Parker - Jason Statham plays Donald Westlake's pulp antihero the same way he plays pretty much every role - he's a tough dude with an honor code doing one last heist. Things go fabulously well and the plans are all followed to a tee...KIDDING! Of course he gets double-crossed and it all goes south, but Jennifer Lopez arguably gets the worst of it, playing an ostensible female lead who gets turned down by the Stath in favor of a younger girl. In Hollywood, that's a fate worse than death.
The ABCs of Death - 26 short films, most of them twistedly funny (the one super-serious one is an unfortunate tonal misstep) and all involving death and a different letter. If you've ever seen Spike and Mike's Sick and Twisted Festival of Animation, this is basically the live-action version. Perfect for attention spans that have been impaired by alcohol; as such, it's ideal for a TR giveaway I'm going to have for four copies later in the week.
There's more, but those are my highlights. What are yours?
The Justice League of America- The most elite super hero team of them all, if only for being home to arguably three of the six biggest super hero icons in the form of Superman, Batman and Wonder Woman. (and if you're wondering who the other three biggest icons are, that's easy; it's Spider-Man, the Hulk and now Iron Man. And that's just because even your grandma knows who they are. It's that simple.) Debuting in 1960, the instant success of the JLA led to the Silver Age of comics in earnest, which eventually led to the Fantastic Four and the birth of the Marvel Universe as well.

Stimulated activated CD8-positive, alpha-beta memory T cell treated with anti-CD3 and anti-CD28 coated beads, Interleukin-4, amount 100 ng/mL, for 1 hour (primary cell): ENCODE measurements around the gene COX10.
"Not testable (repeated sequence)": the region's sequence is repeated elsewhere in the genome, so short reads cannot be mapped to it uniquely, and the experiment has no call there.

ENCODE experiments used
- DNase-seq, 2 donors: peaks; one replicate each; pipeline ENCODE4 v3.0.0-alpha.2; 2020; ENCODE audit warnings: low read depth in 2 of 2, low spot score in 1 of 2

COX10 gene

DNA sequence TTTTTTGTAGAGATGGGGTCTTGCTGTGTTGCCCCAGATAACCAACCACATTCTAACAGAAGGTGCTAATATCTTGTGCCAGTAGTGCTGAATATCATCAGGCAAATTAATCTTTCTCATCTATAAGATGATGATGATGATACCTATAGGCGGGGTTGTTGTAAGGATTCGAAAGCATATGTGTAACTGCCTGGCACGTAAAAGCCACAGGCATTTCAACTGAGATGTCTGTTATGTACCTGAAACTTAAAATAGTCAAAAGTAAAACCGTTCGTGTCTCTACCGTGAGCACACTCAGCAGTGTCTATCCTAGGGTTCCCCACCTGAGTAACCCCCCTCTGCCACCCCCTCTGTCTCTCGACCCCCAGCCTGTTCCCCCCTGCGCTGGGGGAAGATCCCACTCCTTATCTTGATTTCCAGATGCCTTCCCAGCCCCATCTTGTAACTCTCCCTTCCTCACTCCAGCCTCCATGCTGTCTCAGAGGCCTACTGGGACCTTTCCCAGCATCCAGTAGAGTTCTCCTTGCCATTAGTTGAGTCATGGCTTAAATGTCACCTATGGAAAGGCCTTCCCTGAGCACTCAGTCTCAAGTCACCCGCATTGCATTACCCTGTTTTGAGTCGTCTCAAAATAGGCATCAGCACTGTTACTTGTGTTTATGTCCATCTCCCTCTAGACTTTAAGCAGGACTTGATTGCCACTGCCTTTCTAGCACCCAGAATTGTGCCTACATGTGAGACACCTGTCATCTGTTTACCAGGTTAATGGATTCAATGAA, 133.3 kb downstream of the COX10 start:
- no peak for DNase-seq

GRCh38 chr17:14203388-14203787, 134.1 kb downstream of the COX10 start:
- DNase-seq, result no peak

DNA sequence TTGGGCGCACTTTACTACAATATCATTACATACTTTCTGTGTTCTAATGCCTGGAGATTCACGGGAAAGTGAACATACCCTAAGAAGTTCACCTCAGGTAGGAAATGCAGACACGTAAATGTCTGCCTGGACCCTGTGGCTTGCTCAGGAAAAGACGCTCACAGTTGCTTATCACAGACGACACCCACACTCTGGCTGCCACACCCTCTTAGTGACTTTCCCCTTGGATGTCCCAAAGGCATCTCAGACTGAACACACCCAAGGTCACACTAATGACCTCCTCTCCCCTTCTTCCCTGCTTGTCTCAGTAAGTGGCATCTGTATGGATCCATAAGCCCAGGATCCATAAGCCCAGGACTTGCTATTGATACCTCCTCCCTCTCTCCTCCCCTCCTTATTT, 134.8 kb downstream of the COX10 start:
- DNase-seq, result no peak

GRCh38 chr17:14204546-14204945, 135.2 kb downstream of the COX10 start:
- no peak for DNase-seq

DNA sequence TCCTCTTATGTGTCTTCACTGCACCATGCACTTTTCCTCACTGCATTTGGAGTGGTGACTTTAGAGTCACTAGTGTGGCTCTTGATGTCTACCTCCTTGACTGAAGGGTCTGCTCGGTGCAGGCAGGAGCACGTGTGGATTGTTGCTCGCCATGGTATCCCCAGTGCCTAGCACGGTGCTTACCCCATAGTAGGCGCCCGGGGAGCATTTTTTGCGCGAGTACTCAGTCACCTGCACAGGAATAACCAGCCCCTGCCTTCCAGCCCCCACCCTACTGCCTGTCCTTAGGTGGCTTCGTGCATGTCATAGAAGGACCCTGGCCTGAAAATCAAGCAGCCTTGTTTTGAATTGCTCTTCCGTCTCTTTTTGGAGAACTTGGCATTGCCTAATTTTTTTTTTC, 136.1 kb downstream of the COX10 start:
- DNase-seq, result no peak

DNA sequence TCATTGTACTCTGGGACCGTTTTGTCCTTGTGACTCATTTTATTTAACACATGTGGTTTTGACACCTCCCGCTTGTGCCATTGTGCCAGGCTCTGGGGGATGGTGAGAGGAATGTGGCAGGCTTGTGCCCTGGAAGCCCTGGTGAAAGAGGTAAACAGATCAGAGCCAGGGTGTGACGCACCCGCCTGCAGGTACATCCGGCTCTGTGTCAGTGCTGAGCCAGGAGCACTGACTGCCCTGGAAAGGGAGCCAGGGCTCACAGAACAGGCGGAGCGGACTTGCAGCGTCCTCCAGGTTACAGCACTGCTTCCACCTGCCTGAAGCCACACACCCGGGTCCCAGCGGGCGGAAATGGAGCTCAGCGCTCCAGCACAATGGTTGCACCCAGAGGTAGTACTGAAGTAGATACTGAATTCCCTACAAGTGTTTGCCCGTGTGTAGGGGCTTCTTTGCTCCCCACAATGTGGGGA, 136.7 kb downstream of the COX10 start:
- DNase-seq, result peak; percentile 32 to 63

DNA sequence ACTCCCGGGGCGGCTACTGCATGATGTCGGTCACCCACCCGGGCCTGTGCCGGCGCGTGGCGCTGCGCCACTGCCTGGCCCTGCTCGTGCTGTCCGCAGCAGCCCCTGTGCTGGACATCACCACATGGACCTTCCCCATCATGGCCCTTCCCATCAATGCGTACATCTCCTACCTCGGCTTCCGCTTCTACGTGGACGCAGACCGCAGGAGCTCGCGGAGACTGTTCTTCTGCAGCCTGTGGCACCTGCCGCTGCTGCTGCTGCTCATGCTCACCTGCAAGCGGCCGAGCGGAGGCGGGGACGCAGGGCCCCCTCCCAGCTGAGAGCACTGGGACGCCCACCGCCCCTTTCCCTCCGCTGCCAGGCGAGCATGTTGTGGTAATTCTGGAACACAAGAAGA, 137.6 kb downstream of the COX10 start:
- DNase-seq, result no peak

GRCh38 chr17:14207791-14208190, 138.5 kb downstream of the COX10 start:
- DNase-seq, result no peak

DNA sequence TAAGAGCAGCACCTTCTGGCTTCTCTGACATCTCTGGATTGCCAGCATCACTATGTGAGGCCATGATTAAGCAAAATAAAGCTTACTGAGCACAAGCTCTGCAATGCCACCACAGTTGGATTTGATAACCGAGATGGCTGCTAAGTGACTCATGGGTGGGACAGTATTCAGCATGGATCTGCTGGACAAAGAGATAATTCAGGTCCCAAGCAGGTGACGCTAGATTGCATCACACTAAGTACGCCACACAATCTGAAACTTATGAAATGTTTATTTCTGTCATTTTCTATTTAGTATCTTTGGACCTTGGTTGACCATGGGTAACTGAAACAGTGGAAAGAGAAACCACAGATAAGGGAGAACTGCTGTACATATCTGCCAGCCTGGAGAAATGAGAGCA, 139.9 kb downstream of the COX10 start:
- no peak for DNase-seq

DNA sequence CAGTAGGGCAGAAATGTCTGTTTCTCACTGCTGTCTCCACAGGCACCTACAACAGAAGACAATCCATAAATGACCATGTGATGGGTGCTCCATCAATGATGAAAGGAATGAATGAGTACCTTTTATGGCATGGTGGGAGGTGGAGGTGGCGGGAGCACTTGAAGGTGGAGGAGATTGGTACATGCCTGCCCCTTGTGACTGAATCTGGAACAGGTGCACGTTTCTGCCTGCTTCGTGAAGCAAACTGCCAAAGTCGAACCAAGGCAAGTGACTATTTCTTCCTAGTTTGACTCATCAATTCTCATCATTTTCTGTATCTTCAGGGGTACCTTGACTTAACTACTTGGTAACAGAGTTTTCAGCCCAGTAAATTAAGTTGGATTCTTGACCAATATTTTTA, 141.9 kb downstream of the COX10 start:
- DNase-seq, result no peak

And for the first twenty three years or so of their existence, the League was the hardest club to get into, like one of those nightclubs in Vegas where everyone looks douchey, but everyone wants to get into anyway, just because they think it makes them look cool to be there, and they can then tell everyone they got in. Unlike their Marvel counterpart team the Avengers, the League rarely let new members in, and if you actually ever left the team, they even made you re-apply (ask Wonder Woman: after she quit they made her take trials to come back. And she's freakin' Wonder Woman.) In their first twenty-three years, the original founding seven-member team expanded to nine new members only. Almost all new additions to the team were characters that had been around awhile and had earned some kind of status. Arguably only the Red Tornado was a flat-out nobody when he joined, and he was kind of created to be an android mascot for the team in a way.